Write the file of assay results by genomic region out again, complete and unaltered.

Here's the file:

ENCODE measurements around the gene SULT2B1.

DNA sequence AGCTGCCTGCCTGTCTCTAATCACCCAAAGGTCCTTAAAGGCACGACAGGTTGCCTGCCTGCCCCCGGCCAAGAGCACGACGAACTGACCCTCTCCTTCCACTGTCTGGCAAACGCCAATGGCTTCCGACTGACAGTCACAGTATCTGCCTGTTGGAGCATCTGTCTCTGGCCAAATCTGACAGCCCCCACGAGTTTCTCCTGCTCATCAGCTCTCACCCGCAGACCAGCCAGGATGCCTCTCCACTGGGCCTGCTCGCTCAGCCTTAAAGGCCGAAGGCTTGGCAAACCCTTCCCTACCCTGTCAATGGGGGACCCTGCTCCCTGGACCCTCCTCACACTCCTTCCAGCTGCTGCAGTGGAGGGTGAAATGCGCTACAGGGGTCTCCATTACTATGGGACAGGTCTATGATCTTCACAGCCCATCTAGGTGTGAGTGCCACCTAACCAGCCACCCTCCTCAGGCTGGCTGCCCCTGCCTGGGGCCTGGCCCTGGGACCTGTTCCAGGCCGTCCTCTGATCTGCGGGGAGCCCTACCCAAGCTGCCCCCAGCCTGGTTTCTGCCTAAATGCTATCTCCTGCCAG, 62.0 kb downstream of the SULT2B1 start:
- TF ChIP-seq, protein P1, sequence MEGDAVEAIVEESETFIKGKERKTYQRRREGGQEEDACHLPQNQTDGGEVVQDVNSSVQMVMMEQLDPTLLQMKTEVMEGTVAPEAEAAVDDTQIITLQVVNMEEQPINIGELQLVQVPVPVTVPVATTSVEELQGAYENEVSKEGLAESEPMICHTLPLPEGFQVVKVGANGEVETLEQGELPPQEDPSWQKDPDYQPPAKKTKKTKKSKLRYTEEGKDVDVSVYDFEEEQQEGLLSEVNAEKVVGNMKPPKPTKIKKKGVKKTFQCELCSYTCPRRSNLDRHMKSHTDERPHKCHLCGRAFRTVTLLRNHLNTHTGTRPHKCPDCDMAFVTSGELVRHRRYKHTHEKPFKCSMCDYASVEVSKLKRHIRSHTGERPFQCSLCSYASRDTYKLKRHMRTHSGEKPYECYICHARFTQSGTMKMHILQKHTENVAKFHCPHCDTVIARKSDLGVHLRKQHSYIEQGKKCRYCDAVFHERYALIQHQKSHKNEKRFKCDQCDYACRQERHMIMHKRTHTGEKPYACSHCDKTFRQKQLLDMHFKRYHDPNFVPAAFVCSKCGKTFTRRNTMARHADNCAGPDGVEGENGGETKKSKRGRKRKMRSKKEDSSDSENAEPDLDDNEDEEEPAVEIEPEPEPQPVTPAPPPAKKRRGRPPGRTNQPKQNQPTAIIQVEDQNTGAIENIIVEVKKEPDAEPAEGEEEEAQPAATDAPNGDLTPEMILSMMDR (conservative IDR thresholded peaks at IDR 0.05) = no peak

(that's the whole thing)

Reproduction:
ENCODE measurements around the gene SULT2B1.

DNA sequence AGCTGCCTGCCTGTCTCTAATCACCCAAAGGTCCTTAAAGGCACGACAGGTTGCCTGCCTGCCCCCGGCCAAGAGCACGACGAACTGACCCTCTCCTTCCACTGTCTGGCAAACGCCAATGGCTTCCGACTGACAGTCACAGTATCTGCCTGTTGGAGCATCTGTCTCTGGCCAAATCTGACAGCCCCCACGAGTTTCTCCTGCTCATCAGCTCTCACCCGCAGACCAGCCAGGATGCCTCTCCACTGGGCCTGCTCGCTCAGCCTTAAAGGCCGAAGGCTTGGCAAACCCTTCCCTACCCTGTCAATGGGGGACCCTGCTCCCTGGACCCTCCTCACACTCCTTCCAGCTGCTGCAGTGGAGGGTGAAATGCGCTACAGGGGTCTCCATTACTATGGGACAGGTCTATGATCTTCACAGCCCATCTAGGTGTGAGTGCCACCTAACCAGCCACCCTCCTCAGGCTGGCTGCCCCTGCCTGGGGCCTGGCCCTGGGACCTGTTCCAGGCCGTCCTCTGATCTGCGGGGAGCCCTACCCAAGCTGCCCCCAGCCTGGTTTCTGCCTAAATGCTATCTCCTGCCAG, 62.0 kb downstream of the SULT2B1 start:
- TF ChIP-seq, protein P1, sequence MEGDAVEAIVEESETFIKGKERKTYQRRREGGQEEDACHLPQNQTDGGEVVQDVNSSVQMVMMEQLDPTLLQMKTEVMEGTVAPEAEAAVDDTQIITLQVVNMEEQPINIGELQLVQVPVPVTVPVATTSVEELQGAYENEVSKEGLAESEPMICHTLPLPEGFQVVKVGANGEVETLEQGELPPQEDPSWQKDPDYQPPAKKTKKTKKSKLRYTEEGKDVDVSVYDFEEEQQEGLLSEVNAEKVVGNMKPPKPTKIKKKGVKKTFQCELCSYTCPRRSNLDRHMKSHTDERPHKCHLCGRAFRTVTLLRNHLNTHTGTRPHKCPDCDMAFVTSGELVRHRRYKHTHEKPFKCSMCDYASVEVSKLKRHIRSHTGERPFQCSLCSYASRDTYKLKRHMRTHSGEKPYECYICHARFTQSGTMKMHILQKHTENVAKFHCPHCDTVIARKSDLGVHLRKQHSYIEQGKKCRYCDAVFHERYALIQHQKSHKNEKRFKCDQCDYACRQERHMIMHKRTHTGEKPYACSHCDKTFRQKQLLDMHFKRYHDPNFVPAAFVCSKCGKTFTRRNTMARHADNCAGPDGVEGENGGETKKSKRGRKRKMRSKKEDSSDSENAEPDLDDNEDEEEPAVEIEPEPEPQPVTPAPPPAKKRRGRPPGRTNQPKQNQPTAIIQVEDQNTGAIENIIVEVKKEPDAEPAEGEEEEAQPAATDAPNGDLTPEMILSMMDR (conservative IDR thresholded peaks at IDR 0.05) = no peak